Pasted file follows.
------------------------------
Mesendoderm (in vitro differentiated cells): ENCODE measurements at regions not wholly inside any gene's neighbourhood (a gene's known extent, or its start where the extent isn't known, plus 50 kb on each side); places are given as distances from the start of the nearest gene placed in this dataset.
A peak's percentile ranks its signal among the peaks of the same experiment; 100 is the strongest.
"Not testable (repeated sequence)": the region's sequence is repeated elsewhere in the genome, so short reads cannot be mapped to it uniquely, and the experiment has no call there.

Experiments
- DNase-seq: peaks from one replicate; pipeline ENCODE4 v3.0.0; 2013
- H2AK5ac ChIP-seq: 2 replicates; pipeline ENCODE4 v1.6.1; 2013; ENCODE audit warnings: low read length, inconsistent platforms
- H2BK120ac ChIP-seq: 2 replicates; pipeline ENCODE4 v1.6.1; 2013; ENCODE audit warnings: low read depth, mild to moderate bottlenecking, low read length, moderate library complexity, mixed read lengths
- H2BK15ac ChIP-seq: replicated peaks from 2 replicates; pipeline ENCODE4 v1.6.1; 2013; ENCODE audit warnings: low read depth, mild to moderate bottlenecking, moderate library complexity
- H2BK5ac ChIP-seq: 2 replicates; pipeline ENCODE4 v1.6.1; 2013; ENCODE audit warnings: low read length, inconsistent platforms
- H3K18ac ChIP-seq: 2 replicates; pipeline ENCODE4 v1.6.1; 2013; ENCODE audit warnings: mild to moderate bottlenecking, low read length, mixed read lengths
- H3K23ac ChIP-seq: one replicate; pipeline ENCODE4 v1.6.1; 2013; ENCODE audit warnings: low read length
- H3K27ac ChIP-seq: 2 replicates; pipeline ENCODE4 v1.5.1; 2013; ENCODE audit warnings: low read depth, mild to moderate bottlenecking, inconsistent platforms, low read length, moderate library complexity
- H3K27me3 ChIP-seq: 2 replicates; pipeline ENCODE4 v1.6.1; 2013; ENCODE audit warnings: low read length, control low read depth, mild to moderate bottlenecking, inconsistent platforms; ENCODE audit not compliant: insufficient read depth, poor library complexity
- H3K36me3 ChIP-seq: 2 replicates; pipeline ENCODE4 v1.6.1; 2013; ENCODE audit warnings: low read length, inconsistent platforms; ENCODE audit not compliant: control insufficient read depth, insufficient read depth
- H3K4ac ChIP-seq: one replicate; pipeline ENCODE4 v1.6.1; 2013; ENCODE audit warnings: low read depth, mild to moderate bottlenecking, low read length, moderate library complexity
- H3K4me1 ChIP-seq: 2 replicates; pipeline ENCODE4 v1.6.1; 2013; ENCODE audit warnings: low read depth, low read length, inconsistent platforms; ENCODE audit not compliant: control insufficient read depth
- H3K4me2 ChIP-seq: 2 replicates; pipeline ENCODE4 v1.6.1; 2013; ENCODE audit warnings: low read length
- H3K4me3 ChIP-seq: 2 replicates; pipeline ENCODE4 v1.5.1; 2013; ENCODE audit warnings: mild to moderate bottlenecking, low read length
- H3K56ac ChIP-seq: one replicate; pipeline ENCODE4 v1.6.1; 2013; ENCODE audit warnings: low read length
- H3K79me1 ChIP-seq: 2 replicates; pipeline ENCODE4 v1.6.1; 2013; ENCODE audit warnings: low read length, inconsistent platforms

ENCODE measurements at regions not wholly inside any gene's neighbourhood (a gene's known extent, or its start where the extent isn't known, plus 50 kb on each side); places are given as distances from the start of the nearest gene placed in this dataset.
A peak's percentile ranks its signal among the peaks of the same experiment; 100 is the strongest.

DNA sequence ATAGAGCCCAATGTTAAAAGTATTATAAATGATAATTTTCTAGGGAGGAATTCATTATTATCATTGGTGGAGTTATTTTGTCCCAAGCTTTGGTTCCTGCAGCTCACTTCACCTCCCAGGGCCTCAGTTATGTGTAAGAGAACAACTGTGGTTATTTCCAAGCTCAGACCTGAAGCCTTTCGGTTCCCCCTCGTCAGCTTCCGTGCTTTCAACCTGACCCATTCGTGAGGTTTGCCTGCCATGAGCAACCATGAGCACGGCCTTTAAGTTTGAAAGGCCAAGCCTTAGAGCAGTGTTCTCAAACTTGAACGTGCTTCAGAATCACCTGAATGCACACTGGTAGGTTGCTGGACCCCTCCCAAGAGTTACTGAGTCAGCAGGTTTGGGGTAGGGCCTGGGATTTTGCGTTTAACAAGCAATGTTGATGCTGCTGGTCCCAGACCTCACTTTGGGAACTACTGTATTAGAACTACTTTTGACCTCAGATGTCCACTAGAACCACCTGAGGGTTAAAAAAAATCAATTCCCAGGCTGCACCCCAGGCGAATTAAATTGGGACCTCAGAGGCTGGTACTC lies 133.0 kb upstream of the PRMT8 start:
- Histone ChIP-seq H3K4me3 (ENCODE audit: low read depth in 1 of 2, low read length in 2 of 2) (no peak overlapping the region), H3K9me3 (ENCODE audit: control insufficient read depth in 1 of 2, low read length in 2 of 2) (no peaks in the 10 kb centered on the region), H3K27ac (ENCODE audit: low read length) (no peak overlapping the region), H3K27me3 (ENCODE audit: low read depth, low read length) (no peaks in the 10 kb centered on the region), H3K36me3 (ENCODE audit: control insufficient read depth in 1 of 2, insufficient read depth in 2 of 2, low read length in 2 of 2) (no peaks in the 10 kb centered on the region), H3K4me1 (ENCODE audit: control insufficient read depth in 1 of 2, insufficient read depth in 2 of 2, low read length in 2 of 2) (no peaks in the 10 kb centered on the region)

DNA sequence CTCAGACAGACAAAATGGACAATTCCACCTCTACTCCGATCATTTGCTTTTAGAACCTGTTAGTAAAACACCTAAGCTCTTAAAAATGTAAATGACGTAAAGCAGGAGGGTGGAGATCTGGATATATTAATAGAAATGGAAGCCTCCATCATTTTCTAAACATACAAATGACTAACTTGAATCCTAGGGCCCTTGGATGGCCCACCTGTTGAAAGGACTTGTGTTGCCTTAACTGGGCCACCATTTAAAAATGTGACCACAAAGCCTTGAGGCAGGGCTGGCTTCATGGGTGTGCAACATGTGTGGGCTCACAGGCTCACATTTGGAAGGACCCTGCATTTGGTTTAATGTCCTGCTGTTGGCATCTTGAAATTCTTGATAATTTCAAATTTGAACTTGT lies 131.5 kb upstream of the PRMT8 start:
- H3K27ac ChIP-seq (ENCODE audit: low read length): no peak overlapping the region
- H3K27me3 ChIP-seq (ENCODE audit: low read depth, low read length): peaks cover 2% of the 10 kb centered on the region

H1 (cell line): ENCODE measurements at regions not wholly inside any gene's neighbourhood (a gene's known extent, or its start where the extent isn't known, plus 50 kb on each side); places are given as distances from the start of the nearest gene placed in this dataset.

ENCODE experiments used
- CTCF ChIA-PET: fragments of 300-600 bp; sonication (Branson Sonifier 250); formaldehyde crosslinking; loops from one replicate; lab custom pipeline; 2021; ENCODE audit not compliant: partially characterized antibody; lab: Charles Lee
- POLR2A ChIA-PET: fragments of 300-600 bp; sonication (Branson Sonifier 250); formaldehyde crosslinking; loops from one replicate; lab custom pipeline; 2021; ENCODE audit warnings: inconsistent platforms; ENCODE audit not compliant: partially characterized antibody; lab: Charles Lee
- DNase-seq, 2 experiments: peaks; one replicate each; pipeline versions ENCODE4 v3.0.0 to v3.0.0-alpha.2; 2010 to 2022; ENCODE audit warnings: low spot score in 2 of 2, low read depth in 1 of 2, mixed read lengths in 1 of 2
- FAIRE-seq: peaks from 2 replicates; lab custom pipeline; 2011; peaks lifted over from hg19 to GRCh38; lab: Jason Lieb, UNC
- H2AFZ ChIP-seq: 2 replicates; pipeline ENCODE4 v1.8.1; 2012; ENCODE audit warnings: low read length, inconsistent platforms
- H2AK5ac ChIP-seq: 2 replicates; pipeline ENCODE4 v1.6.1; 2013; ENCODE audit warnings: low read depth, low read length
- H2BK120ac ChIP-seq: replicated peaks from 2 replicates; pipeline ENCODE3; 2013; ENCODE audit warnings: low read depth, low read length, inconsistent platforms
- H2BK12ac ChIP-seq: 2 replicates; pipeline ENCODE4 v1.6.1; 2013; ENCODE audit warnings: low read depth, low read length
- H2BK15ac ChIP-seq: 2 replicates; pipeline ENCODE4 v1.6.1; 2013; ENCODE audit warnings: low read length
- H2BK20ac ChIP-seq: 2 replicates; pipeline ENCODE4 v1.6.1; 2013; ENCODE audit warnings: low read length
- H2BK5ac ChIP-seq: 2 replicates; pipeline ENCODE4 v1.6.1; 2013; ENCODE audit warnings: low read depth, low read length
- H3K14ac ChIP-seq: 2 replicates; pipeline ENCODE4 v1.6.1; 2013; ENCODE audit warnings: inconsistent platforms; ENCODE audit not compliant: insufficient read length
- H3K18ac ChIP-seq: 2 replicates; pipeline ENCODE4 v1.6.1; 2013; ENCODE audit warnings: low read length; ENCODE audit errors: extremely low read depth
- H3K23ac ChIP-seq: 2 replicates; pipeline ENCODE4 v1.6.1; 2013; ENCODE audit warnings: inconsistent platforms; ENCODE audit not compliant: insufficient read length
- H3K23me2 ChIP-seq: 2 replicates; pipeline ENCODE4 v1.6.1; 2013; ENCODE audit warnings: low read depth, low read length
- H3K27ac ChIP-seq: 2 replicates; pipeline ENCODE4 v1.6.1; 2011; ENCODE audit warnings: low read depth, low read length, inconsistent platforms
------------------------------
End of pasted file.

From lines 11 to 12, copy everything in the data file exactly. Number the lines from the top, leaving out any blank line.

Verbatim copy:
- H3K23ac ChIP-seq: one replicate; pipeline ENCODE4 v1.6.1; 2013; ENCODE audit warnings: low read length
- H3K27ac ChIP-seq: 2 replicates; pipeline ENCODE4 v1.5.1; 2013; ENCODE audit warnings: low read depth, mild to moderate bottlenecking, inconsistent platforms, low read length, moderate library complexity